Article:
Don’t rush your movements. Most of the fight scenes I have filmed for Movies and TV were actually performed at 80-90 percent speed. In reality, if you get your movements to look fluid, you can film a fight scene at 70 percent speed and still make it look really good.
Keep your hips at a 45 degree angle to your partner, instead of facing directly at them. Keeping your hips at slightly off center will make your punches/swings look bigger and will allow you to look like you’re moving (while all you’re doing is switching your stances in place to adjust for distance).
The best fighters in the industry can make anyone look good. When your fight practice isn’t going too well, and your partner can’t make the necessary adjustments, remember that you can always change something about your own movements to make the necessary hits sell.
Train, Train and Train! It’s time for your screen fighting HOMEWORK!
訓練，訓練 訓練 ! 是時候為你銀幕上的戰鬥做點功課了。
Practice the moves I outlined above in front of a mirror! Once you’re comfortable, start practicing some Shadow Boxing
Learn one “extra curricular” move that impresses you. Start thinking on your feet and take one of the moves you’d like to try (from last week’s notes) and research how you can learn it. (I learned almost everything I know from YouTube, it is truly a “modern oracle”.)
Find some friends who are interested in learning screen fighting! It can seem impossible (it did so for me), but I assure you that if you look hard enough you will find someone who is down to throw down! Once you have a training buddy, start going through some fight choreography together. Start with some simple combinations of jabs, crosses, hooks, while your partner bobs and weaves around your punches. Also, start thinking of where a hypothetical camera could be filming you from and where the best angle in your mind is to sell your hits.
Learning Fight Choreography and how to film your own fight scenes can seem like a daunting task.. but as with anything in life, if you go into it with an open mind and a willingness to “fail your way to success”, anyone can teach themselves the techniques to make a piece of badass action filmmaking!
The Raid (Clicking the images will take you to some cool fight scenes.)
When I started learning this stuff, I didn’t have anyone to teach me, so I hope this multi-part article will get you going in the right direction.. In this series of articles I will walk you through an overall approach, with future posts explaining more in-depth details.
So, let’s say our hypothetical question of this series is “how do I make a fight scene?”. Let’s break this down into several steps..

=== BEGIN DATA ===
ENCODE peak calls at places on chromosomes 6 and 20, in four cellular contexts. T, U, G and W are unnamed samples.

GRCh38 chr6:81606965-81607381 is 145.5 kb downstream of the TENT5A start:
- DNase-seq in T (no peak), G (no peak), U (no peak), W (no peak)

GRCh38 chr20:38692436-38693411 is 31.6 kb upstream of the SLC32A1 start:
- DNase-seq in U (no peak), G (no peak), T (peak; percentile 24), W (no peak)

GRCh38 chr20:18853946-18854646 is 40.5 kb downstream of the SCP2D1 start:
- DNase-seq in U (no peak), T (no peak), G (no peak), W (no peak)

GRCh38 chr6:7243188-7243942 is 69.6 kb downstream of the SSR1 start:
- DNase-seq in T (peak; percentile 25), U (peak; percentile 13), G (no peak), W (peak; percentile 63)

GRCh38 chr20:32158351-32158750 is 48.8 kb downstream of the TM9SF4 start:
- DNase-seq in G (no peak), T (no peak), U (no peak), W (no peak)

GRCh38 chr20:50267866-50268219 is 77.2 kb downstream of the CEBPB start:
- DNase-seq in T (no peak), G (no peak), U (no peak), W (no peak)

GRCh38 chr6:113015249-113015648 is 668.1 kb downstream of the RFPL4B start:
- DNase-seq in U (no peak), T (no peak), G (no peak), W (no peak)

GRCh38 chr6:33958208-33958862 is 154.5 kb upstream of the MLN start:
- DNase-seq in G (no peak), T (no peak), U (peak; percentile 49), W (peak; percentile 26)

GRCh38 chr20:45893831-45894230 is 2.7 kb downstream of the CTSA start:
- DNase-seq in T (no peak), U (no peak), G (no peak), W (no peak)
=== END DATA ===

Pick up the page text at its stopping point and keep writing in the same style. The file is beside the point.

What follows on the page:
Watch and study a lot of fight scenes!! Everyone eventually develops their own flavor of what good action film making and fight choreography is. There are hundreds of different ways and styles to film the same story, so you should immerse yourself in as many different types of action films you can think of. My personal favorite sources of good fight choreography and action scenes as of now are The Raid, Tony Jaa’s Ong Bak, and of course the Jackie Chan movies that got me into stunts.
Another good set of resources to get your creative fight choreography and action scene juices flowing, are video games! For example after playing Batman: Arkham City for several hours, I started thinking in Batman’s fighting style. This principle translates to many other fighting games.. it is also the reason you see so many “live action” fight scenes being made as homages to the fans’ favorite characters.
Take notes! Go on, make a list of your favorite action movies.. now look them up on YouTube and find their respective fight scenes. Really study the performers and their fight choreography (use the youtube slo-mo feature or download the video and play it back on your computer), and observe your response to the choreography.
– Which moves catch your eye the most? 哪一種動作最能吸引你 ? – What camera angles are used to sell the hits? 哪種攝影機角度最有賣點 ? – Can you tell which moves are very technical? 你能說哪些動作是非常技術性 ? – Given the chance, would you do something differently? 如果有機會，你能做出不一樣的動作嗎 ?
Pay attention to the camera work, see how the camera man interacts with the performances you are watching.. Write down your thoughts and observations.
“Just as a director who knows how to act will be able to create a believable story on the big screen, and the best actors are ones who can direct themselves.. so must you want to learn everything there is to learn about your subject matter.”
Now for this week’s ‘fight choreography homework’.. have a surf around YouTube and pick 3 of your favorite fight scenes. Then write an answer to each of the questions I proposed above.. or make up your own notes! The point here is to get you observing the choreography and breaking it down in your mind.